How Thames Water is pushing through smart metering for a win-win scenario
Thames Water provides 2,600 million litres of tap water to nine million customers every single day. But it won't last - and the operator is turning to the Internet of Things (IoT) and smart metering for the answer.
"Put simply, London is running dry," Stephanie Baker, progressive metering programme manager at Thames, told delegates at the IoT Tech Expo yesterday.
Baker cited the harrowing case of Cape Town as an example of how serious some situations could be. Thames predicts that, at the current rates, by 2040 there will be a shortfall for two million people. "We really need to do something, and it needs to be a sustainable change," she said.
Thankfully, the company is already doing something. By installing smart meters, there is a double digit reduction in the amount of water used. The majority of the South East is eligible for compulsory smart meter installation as it is, to use an industry term, 'seriously water-stressed.'
It's something that seemingly makes perfect sense from all points of view. But not everyone is keen. Baker admits that the challenges involved has forced Thames to completely rethink its customer engagement strategy. Online appointment bookings, for instance, is the norm in most industries, Baker says, but "for utilities that [was] quite a big step for us." Most customers who haven't gotten on board are apathetic rather than angry, but those who are in the latter camp have queries around data protection and health. Then again, there are others who believe smart metering is a ruse to get Thames more money, Baker adds.
There are a couple of problems with the rollouts. First, unlike electricity and gas where it is ubiquitous, only one in three Thames household customers have a water meter to start with. The fact engineers actually have to physically enter a home to install the meter provides other issues. These are more understandable - if you are a tenant in a flat, would you know why an installation has been authorised? Do you allow them in?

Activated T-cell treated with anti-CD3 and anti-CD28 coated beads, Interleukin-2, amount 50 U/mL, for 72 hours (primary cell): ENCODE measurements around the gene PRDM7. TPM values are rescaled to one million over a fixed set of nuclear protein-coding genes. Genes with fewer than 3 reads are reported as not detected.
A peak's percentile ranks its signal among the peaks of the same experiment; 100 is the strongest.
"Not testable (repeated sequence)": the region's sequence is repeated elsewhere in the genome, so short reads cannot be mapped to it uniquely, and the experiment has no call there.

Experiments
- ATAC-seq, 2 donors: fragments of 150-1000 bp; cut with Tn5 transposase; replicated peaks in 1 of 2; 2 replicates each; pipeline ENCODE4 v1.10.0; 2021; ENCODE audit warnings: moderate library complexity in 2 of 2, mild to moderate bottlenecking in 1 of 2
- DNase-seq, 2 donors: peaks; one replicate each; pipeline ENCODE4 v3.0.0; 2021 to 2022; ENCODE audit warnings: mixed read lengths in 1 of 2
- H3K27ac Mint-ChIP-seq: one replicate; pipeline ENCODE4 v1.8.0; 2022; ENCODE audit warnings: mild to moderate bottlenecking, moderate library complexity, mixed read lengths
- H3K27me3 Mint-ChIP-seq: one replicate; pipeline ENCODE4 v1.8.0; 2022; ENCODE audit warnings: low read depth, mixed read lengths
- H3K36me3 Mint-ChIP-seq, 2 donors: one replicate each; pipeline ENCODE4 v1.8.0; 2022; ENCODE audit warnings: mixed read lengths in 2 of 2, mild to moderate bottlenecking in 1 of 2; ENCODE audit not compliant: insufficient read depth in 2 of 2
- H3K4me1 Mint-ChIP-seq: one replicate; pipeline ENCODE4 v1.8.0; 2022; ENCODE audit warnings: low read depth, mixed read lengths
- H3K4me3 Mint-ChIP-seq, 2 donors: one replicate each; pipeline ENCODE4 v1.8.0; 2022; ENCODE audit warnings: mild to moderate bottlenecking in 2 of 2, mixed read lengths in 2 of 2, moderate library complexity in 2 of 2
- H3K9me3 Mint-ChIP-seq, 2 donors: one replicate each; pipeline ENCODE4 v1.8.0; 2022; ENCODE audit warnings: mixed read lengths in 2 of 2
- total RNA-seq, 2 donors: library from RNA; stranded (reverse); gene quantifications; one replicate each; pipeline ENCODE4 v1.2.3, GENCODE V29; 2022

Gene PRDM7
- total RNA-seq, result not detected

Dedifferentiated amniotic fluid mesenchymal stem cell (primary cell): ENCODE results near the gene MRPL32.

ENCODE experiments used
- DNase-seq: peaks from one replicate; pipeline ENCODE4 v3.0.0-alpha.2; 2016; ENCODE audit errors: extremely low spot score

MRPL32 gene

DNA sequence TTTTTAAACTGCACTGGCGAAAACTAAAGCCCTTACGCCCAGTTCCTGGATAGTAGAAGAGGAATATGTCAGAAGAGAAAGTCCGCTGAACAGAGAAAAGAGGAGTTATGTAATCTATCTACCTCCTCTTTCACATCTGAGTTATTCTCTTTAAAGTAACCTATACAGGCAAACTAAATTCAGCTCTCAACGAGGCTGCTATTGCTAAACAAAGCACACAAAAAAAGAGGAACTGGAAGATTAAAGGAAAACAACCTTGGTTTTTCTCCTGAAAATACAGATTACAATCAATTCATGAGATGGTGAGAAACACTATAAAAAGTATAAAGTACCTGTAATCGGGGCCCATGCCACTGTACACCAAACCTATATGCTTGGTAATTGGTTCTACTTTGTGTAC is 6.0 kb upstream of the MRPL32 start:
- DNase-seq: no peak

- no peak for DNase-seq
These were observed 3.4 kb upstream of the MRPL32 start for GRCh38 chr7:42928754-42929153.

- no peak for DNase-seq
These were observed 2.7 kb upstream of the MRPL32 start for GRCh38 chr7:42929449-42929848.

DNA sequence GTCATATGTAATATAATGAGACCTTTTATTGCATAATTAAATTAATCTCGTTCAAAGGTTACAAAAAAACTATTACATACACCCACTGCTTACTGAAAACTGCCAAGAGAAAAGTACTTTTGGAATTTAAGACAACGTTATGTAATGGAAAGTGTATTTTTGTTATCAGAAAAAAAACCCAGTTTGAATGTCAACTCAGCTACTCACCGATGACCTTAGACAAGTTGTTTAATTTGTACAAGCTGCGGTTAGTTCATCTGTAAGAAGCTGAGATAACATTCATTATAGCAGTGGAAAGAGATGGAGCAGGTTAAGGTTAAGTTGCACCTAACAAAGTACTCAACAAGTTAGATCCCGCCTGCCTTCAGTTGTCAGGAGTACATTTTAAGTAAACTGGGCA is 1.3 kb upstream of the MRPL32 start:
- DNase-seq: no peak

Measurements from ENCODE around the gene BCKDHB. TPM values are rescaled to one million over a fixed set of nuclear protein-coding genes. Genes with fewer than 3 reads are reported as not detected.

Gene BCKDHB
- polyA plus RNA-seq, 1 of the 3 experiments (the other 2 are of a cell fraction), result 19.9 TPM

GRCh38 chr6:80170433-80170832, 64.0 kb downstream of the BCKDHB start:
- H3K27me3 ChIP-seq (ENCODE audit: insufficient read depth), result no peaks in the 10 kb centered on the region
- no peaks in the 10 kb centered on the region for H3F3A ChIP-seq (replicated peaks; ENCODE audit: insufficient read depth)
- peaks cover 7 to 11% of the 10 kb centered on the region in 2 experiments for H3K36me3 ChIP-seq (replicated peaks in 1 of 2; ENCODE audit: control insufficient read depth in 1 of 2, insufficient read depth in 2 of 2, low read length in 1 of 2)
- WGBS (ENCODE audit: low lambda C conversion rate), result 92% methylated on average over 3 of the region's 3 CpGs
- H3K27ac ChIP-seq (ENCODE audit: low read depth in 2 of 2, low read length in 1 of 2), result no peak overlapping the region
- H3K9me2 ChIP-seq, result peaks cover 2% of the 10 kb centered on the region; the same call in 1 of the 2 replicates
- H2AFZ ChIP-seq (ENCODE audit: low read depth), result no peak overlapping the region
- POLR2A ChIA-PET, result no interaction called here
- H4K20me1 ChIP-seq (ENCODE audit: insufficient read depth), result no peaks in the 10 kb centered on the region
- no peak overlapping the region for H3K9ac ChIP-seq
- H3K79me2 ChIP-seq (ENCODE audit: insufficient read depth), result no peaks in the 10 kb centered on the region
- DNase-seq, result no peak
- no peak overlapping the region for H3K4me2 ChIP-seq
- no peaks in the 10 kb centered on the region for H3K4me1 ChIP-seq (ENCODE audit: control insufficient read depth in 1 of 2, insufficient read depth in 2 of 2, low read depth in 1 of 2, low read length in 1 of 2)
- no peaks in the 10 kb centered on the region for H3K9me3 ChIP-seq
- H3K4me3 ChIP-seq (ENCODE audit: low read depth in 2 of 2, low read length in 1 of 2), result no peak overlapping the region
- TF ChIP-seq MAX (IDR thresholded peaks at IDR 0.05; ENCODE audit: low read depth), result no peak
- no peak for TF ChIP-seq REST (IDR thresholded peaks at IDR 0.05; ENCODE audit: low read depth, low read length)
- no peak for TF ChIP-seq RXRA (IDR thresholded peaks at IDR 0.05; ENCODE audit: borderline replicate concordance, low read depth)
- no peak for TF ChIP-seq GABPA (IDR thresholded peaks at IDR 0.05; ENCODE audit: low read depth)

Baker adds that those who purely have a meter fitted save 7% on their usage. For those who combine installation with a more in-depth home visit, this number goes up to 15%. There have been 240,000 smart meters fitted since 2016, with 5.8 million meter reads per day. By 2025, Thames hopes this number will go up to 35 billion.
It is an inexorable trend - and sooner or later all of Thames Water's customers are going to be coming along for the ride.
Interested in hearing industry leaders discuss subjects like this and sharing their IoT use-cases? Attend the IoT Tech Expo World Series events with upcoming shows in Silicon Valley, London and Amsterdam to learn more.
- » Gartner says global semiconductor revenues down 11.9% yearly – worse than own bleak estimates
- » Teraki and Machfu raise series A funds of $11m and $3.75m to speed up automotive and IIoT markets
- » Apple, Amazon, Google, and Zigbee Alliance explore new smart home standard
- » KVH and Kongsberg claim success with installing maritime IoT system on active working vessel
- » Enterprise IoT and protecting against Bluetooth endpoint vulnerabilities: A guide